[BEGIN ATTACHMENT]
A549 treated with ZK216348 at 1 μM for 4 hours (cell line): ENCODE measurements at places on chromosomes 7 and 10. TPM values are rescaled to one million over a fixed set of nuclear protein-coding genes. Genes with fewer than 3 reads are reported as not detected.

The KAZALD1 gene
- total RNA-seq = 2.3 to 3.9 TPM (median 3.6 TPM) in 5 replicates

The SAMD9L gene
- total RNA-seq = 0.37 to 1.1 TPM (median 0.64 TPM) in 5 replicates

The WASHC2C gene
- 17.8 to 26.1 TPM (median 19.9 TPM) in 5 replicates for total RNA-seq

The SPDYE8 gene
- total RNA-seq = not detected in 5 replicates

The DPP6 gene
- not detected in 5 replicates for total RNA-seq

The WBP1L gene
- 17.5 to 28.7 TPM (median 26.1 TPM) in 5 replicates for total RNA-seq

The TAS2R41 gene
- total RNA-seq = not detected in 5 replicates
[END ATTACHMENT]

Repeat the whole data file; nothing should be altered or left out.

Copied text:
A549 treated with ZK216348 at 1 μM for 4 hours (cell line): ENCODE measurements at places on chromosomes 7 and 10. TPM values are rescaled to one million over a fixed set of nuclear protein-coding genes. Genes with fewer than 3 reads are reported as not detected.

The KAZALD1 gene
- total RNA-seq = 2.3 to 3.9 TPM (median 3.6 TPM) in 5 replicates

The SAMD9L gene
- total RNA-seq = 0.37 to 1.1 TPM (median 0.64 TPM) in 5 replicates

The WASHC2C gene
- 17.8 to 26.1 TPM (median 19.9 TPM) in 5 replicates for total RNA-seq

The SPDYE8 gene
- total RNA-seq = not detected in 5 replicates

The DPP6 gene
- not detected in 5 replicates for total RNA-seq

The WBP1L gene
- 17.5 to 28.7 TPM (median 26.1 TPM) in 5 replicates for total RNA-seq

The TAS2R41 gene
- total RNA-seq = not detected in 5 replicates